PHILADELPHIA — The Democratic convention here had two missions Tuesday night.
The first: To make history by nominating the first woman to become America's first major party presidential candidate.
The second: To show the country that history was being made by a real flesh-and-blood woman —not the two-dimensional public figure Americans have known for a quarter century, and now say they don't trust.
That was President Bill Clinton's job. And even at age 69, he did it with the skill that twice got him elected to the White House.
Clinton painted an intimate portrait of Hillary Clinton as a girlfriend, wife and mother. He cast her as a lifelong champion of social justice, in ways and in places that most people have never seen. And he attempted to align her with the public demand for change that, from a dramatically different direction, has propelled the candidacy of her Republican opponent Donald Trump.
"If you believe in making change from the bottom up, if you believe the measure of change is how many people's lives are better, you know it's hard and some people think it's boring," Bill Clinton said. "She's been around a long time, she sure has, and she sure been worth every single year she's put into making people's lives better.
"If you were sitting where I'm sitting and you heard what I have heard, at every dinner conversation, every lunch conversation on every long walk — you would say this woman has never been satisfied with the status quo in anything," he added. "She always wants to move the ball forward. That is just who she is."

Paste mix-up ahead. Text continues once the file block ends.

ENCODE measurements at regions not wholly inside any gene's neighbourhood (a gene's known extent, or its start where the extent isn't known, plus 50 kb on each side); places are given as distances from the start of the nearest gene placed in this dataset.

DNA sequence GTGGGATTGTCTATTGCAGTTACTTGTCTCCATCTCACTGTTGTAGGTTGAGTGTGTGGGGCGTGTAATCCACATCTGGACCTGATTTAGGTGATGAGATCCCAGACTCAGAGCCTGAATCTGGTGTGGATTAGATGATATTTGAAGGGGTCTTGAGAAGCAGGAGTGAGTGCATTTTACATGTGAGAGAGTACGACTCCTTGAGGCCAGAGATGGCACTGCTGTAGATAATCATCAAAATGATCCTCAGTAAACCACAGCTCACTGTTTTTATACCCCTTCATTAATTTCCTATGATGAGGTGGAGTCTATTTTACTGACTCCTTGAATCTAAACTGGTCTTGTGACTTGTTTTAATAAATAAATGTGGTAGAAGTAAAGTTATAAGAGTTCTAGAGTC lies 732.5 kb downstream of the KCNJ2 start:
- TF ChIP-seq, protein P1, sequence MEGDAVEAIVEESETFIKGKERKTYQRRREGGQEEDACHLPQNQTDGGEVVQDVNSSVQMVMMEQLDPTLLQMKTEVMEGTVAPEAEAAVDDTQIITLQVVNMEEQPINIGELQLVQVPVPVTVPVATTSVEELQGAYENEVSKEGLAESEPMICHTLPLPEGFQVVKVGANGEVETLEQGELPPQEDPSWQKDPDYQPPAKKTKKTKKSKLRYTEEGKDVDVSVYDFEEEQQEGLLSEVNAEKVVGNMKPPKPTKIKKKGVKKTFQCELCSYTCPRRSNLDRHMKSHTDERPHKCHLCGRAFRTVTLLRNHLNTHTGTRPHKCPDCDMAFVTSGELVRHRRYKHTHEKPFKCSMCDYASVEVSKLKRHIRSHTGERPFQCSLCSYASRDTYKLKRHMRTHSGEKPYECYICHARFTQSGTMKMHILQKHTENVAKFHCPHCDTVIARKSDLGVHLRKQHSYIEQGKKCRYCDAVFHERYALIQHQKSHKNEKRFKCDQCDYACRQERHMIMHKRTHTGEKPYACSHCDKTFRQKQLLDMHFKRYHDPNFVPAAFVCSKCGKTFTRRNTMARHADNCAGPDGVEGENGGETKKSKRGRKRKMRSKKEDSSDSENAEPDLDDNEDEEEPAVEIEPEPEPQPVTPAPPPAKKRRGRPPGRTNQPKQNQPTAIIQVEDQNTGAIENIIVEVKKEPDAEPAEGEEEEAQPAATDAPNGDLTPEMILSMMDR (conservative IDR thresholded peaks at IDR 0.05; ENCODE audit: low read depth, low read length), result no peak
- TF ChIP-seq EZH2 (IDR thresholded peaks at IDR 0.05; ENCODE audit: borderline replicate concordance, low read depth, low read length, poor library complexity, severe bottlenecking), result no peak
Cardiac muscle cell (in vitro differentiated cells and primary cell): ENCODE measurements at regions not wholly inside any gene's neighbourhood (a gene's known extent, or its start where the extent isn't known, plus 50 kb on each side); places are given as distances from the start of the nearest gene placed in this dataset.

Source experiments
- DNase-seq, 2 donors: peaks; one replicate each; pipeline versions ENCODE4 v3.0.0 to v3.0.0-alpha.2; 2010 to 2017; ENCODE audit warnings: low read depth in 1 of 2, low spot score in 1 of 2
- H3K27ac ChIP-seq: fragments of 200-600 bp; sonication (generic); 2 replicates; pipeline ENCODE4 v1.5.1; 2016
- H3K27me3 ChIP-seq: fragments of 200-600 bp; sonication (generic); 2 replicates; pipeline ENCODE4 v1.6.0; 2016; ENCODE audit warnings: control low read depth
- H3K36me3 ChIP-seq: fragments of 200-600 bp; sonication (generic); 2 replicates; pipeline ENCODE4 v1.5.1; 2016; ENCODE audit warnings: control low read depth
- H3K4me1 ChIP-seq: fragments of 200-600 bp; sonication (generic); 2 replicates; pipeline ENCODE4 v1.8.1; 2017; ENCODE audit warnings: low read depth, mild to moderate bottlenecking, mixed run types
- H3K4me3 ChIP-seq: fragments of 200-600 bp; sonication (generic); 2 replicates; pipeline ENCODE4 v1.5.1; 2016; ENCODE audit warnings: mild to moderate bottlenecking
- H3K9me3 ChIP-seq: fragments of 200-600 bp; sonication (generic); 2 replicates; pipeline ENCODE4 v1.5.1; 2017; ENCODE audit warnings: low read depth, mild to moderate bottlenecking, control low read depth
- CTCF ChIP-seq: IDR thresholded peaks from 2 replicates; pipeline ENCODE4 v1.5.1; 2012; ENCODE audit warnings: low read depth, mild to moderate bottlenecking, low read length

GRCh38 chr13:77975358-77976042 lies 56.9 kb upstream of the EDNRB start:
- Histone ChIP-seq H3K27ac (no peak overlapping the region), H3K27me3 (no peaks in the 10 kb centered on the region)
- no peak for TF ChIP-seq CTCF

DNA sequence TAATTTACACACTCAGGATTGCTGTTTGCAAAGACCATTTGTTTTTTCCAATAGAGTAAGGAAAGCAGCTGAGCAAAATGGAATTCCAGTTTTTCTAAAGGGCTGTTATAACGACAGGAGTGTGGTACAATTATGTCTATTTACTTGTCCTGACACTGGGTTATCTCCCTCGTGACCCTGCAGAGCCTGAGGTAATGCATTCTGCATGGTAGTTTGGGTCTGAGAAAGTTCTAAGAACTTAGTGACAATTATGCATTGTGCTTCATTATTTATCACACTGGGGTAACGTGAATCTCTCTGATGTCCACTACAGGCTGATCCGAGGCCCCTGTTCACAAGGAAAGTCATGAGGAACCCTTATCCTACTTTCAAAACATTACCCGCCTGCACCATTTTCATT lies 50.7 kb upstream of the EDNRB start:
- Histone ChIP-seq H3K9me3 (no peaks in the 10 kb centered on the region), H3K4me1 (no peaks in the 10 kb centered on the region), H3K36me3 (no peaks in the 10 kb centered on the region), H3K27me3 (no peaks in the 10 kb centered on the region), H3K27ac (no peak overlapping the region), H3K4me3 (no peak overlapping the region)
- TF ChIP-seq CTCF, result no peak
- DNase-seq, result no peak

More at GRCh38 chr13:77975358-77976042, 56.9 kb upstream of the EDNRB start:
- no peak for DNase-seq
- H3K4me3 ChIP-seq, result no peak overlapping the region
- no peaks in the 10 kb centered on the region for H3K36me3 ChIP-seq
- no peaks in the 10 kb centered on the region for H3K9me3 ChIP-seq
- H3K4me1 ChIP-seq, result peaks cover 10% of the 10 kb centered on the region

After Bill Clinton, the convention saw a visual montage of past presidents — all men — and a digital shattering of the glass ceiling. Hillary Clinton briefly thanked delegates by satellite from New York.
Wednesday the convention will offer a more political, less personal case for her election. Her running mate, Sen. Tim Kaine of Virginia, will make his debut on the biggest stage.
Vice President Joe Biden, her rival for the nomination in 2008 who declined to run this year, will speak. The anchor of the program will be President Barack Obama in the most-watched 10 p.m. EDT hour.
Even as her husband described her in soft focus, controversy over an issue revived questions about her candor. Her friend and longtime ally, Gov. Terry McAuliffe of Virginia, predicted she would eventually flip-flop back to supporting the Trans-Pacific Partnership trade deal.
During the primaries, she renounced the deal she once called "the gold standard" under pressure from anti-trade rival Bernie Sanders. The Clinton campaign called McAuliffe wrong and said she would not reverse herself on the issue.